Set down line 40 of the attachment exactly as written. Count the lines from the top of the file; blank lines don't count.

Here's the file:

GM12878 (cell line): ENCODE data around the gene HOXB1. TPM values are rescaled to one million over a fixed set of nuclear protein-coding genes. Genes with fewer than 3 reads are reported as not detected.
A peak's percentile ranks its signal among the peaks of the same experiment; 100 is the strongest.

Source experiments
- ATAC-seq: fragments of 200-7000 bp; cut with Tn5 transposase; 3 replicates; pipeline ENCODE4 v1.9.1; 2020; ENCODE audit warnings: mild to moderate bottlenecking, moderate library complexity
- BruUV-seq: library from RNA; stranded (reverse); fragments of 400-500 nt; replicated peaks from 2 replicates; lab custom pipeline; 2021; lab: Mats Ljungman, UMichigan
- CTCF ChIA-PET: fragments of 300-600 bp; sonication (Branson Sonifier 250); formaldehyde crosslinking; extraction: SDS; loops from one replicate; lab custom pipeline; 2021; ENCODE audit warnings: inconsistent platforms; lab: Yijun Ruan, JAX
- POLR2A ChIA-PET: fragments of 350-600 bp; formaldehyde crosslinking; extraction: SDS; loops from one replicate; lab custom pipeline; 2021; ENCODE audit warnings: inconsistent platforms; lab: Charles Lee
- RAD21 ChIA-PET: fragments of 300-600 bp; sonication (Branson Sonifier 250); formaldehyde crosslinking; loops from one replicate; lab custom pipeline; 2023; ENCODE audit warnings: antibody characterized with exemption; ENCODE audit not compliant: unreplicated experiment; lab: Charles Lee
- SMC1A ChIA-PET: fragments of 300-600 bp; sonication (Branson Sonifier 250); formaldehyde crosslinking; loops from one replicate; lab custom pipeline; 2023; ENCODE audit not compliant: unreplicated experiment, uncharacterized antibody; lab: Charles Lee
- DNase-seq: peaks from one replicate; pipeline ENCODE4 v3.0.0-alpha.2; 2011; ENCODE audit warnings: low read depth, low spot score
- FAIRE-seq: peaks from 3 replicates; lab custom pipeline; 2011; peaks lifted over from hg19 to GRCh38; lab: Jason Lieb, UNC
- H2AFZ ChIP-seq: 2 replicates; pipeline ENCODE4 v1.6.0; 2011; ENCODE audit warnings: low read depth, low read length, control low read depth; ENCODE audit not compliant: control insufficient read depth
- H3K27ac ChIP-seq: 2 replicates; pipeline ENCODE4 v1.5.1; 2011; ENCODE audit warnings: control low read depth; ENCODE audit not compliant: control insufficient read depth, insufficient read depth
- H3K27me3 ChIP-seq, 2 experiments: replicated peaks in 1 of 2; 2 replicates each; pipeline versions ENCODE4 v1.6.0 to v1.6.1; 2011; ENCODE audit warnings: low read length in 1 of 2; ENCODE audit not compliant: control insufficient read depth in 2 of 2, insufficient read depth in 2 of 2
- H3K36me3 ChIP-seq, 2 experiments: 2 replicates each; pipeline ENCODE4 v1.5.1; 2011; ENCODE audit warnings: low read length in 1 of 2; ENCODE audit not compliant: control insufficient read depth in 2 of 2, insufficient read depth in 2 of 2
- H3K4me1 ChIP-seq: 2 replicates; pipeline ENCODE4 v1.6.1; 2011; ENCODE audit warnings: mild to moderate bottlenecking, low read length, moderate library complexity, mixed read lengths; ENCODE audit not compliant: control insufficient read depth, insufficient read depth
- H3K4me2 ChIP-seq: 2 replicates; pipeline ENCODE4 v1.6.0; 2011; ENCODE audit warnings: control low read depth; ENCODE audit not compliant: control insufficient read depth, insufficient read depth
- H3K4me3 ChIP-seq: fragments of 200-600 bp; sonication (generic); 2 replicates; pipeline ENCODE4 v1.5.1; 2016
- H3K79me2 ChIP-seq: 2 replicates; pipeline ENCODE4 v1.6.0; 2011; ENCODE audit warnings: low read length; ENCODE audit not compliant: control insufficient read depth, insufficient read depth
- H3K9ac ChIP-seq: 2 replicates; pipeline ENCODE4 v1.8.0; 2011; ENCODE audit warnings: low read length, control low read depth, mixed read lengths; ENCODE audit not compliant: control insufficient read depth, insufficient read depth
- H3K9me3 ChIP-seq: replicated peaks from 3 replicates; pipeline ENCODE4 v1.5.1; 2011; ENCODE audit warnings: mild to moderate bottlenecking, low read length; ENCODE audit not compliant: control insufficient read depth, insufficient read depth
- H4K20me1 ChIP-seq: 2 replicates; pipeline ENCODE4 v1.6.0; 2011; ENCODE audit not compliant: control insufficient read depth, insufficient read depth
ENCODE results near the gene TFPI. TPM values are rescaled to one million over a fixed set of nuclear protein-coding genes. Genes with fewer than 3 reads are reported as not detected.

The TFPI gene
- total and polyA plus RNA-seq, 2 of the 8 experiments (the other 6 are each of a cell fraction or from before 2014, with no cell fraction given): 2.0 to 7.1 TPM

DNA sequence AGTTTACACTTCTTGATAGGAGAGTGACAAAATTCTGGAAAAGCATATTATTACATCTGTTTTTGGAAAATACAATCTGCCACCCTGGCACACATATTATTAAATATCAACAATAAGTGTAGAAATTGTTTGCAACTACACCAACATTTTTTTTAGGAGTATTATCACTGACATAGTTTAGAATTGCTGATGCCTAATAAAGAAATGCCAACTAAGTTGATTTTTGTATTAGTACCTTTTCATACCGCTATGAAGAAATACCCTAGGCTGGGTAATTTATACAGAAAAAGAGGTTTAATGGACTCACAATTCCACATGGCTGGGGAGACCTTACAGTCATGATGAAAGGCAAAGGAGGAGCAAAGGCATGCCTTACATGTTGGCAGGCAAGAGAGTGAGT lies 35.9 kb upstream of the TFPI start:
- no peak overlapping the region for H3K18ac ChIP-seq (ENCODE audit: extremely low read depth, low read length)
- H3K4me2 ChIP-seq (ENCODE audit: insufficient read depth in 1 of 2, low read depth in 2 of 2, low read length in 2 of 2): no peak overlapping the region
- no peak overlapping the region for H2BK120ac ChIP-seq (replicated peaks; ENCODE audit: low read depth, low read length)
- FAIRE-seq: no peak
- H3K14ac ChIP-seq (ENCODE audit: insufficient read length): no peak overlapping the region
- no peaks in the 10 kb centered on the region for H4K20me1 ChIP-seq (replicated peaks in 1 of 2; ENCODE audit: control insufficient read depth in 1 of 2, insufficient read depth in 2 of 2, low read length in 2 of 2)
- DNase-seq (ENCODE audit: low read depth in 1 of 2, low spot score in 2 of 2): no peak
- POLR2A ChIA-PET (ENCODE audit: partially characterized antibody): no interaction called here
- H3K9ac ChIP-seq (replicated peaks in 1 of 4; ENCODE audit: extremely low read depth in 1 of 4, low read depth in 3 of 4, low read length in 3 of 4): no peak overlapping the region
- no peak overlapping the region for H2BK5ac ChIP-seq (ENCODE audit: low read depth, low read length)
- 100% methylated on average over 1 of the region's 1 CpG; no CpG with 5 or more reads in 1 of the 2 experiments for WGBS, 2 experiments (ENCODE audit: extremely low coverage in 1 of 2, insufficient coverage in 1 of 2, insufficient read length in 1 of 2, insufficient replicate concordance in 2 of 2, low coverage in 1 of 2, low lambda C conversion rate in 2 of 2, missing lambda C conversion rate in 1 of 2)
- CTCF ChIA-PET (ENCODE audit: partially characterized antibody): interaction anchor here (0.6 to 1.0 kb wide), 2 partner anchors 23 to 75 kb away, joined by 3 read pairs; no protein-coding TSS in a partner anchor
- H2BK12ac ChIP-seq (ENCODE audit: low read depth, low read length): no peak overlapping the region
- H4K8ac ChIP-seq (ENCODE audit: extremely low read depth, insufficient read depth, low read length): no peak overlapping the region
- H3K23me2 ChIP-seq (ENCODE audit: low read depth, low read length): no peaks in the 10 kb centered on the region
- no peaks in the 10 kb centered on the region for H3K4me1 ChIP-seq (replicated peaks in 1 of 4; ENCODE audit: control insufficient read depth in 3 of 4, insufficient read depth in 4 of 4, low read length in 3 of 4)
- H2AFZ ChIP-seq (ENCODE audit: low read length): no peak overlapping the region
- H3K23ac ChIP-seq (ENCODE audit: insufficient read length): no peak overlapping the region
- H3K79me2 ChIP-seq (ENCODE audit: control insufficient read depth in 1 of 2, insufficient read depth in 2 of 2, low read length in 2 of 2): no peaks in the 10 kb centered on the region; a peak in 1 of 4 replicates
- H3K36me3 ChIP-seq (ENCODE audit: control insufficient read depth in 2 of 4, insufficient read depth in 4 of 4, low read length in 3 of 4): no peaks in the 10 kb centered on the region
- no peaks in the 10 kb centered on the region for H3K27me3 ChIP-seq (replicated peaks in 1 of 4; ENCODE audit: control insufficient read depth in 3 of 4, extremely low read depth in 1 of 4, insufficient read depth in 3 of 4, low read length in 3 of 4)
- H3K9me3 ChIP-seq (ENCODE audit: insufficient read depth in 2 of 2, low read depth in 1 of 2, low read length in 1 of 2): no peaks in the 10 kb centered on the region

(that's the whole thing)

- H4K8ac ChIP-seq (ENCODE audit: extremely low read depth, insufficient read depth, low read length): no peak overlapping the region